Rural Mayan women in Guatemala rank at the bottom of almost every statistical measurement of human development.
Only 14 percent complete the sixth grade, and more than half of Mayan women are illiterate, oppressed and living in poverty.
As teenagers, many of them get married and most start having children well before they are mature adults. This, of course, only perpetuates the cycle of poverty.
Starfish are one of the most resilient creatures living in the ocean. The beauty and power of the animal inspired the name of Starfish (Asociación Estrella del Mar), an inspiring non-governmental organization that works to support young Mayan women and their communities.
Starfish provides scholarships so that these “Girl Pioneers” can successfully complete their years of formal schooling and offers a mentorship program for motivated Mayan girls living in poverty who would otherwise most likely not be able to get an education. One mentor works with a group of 15 girls for several hours per week, for six consecutive years. The mentors are indigenous Mayan women, and many are themselves graduates of the Starfish program.
“They really blossom with confidence and assertiveness,” according to Hannah Bick, a Starfish field consultant. The program participants take leadership training, develop interpersonal skills, and learn about important topics including financial literacy, voting and reproductive health.
It’s a huge commitment and a slow process full of challenges. The Mayan culture is very tight-knit and family-oriented, so it’s important to involve parents and families as part of the process.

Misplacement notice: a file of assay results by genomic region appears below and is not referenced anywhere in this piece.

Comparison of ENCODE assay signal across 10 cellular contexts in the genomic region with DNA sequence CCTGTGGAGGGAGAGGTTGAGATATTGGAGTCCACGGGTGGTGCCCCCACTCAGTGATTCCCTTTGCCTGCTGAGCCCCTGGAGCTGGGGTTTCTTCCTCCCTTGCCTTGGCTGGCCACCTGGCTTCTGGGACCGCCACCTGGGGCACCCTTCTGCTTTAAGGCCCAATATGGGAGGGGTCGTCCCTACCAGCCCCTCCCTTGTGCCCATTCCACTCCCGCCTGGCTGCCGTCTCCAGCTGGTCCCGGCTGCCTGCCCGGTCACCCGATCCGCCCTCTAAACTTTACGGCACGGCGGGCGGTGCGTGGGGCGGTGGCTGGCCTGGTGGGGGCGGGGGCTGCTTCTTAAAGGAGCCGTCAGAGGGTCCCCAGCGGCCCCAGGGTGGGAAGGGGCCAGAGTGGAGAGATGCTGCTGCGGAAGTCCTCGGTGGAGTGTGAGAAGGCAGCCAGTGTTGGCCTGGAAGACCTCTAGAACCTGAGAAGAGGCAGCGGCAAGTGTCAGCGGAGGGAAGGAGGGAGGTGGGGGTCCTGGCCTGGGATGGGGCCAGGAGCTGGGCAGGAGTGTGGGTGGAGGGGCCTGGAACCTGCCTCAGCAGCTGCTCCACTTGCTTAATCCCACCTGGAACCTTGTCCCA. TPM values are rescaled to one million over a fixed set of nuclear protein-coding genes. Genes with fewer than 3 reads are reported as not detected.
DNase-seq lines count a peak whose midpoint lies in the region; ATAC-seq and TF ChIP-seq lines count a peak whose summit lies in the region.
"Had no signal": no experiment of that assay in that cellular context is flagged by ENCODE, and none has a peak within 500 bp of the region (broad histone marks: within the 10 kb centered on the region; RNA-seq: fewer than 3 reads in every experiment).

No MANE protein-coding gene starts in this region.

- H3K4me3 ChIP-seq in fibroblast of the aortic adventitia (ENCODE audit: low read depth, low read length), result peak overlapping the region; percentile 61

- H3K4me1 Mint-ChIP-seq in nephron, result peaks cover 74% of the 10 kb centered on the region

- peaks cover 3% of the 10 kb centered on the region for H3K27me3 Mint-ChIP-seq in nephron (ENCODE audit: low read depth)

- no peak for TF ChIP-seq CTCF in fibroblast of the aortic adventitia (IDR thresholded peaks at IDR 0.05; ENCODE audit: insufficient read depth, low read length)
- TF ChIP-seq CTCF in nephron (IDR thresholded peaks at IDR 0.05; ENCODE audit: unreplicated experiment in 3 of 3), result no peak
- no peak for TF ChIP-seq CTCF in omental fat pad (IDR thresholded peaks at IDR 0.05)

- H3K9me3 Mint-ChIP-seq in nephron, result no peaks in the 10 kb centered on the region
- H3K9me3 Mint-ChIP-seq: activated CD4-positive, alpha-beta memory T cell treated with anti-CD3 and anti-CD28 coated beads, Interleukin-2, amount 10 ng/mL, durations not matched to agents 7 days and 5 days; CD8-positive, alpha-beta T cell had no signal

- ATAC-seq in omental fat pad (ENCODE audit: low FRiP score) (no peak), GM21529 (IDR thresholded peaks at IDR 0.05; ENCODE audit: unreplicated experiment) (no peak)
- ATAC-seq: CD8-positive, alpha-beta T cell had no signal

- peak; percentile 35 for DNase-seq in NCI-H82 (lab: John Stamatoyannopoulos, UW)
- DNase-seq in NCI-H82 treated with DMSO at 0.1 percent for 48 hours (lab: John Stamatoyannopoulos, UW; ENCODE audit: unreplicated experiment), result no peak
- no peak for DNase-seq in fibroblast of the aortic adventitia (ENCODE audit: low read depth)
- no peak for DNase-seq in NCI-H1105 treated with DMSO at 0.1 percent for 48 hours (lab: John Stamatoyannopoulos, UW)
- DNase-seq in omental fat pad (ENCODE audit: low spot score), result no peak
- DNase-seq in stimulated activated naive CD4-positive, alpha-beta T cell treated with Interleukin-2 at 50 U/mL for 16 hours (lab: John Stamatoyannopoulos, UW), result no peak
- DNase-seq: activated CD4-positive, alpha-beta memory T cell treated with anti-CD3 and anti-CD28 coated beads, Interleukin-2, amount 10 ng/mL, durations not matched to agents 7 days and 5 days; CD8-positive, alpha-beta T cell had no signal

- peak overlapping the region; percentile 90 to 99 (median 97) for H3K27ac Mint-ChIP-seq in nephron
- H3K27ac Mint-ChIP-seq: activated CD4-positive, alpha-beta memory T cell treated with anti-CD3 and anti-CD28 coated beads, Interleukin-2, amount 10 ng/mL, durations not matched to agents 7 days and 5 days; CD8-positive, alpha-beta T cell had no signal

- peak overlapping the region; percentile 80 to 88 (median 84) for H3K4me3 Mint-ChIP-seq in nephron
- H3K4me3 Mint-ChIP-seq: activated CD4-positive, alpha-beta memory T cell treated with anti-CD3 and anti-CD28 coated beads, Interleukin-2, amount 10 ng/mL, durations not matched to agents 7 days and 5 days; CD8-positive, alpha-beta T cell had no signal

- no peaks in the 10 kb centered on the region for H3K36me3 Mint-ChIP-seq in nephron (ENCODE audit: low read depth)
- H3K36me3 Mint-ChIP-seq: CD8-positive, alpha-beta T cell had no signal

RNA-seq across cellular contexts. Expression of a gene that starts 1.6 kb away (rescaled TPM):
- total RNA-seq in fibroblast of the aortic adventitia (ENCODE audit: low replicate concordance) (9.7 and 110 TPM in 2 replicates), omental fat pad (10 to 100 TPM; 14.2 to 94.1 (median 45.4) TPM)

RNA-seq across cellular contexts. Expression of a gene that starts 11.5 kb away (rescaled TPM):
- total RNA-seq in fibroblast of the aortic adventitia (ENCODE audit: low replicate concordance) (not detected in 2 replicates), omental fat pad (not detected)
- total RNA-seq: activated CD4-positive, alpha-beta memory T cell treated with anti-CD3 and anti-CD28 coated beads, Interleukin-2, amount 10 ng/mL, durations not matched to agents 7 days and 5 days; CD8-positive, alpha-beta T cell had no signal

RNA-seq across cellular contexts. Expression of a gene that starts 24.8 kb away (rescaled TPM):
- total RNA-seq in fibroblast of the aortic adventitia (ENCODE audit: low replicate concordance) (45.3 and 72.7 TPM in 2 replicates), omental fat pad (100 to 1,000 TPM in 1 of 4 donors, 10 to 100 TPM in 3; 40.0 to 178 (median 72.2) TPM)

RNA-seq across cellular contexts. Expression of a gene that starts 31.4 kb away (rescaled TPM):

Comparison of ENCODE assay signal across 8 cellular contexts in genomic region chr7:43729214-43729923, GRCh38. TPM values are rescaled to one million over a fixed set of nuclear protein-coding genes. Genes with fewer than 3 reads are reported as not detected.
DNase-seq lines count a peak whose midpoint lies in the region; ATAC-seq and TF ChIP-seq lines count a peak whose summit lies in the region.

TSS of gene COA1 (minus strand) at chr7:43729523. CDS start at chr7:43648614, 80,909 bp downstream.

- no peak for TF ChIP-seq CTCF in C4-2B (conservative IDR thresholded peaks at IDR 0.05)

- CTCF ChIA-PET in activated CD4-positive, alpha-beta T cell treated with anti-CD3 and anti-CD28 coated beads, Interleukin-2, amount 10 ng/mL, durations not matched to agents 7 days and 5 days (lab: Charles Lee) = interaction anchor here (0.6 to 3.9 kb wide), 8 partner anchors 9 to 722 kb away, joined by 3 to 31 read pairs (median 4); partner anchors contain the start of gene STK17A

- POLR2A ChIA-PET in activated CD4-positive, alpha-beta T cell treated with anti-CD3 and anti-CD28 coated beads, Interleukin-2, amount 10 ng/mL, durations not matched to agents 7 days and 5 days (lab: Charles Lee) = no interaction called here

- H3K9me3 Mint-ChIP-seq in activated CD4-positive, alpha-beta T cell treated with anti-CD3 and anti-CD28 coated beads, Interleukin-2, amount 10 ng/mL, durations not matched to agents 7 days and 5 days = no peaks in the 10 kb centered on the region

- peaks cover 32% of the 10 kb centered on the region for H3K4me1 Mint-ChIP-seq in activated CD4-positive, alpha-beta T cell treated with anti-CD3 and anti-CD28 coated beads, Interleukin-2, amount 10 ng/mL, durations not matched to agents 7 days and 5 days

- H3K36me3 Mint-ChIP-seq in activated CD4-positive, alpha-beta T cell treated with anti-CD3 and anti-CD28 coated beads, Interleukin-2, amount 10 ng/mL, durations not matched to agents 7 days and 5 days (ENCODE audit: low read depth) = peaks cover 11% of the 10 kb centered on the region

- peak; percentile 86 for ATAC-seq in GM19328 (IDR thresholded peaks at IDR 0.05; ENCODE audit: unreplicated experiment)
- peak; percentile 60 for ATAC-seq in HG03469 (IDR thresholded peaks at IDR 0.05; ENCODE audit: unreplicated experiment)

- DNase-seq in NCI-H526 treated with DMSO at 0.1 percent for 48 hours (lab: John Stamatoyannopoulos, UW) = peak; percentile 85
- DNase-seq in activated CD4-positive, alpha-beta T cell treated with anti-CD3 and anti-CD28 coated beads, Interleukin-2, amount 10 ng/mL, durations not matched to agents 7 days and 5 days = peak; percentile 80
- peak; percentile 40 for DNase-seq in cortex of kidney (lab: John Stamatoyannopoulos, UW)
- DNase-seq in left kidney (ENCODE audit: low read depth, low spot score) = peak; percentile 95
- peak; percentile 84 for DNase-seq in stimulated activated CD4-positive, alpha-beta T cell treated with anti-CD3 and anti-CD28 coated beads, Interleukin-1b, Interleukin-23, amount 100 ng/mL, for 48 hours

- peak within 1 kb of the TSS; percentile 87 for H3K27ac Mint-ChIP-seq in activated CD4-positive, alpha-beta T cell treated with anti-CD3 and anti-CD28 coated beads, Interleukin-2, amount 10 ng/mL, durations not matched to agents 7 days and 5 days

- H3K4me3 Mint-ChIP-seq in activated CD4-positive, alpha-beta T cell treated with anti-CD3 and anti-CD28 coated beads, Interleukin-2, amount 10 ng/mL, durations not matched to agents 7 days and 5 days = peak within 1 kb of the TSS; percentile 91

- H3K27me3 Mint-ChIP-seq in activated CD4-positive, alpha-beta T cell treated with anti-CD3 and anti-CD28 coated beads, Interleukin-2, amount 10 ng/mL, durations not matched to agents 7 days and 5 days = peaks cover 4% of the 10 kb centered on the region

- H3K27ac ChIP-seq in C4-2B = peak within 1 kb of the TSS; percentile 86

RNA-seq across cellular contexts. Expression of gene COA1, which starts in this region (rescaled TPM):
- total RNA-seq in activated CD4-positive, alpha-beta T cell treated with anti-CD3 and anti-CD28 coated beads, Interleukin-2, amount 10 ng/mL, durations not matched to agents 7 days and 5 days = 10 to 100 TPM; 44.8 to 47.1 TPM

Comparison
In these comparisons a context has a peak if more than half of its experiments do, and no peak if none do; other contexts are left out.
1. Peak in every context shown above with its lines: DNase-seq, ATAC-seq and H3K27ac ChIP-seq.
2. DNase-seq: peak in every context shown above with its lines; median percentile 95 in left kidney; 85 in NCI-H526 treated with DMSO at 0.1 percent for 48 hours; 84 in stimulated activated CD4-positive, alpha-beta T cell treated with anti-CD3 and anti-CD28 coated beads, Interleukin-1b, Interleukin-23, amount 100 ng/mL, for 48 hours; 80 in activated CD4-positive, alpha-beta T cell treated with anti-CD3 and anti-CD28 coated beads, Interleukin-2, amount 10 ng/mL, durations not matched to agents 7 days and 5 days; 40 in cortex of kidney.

“Big change takes time, but you’ve got to start somewhere,” say Connie and Ted Ning, who founded the organization in 2007. Starfish has offices near Denver, Colorado as well as in Sololá, Panajachel and Santiago. The Girl Pioneers come from pueblos all around the lake. Starfish wants to help empower them to live a choice-filled life.
According to the data from the three classes that have graduated so far, girls who complete the Starfish program are on a drastically different trajectory than their mothers and grandmothers were. Over half are enrolled in university (versus less than percent nationally) and over 90 percent are employed outside the home. These girls are getting an average of 12 years of formal schooling, which is totally unprecedented. Starfish’s future vision includes creating a progressive, private secondary school to improve the quality of the girls’ education.
Starfish’s latest initiative, the New Horizons Program, supports Starfish program graduates as they seek internships during their gap year before beginning University and gives the entrepreneurial graduates guidance and resources for creating their own small businesses. Starfish underwrites 80 percent of the girls’ salaries during their internships. If your organization, school, clinic or company could host a Starfish intern, please contact Hannah Bick at 3065-4734 or firstname.lastname@example.org.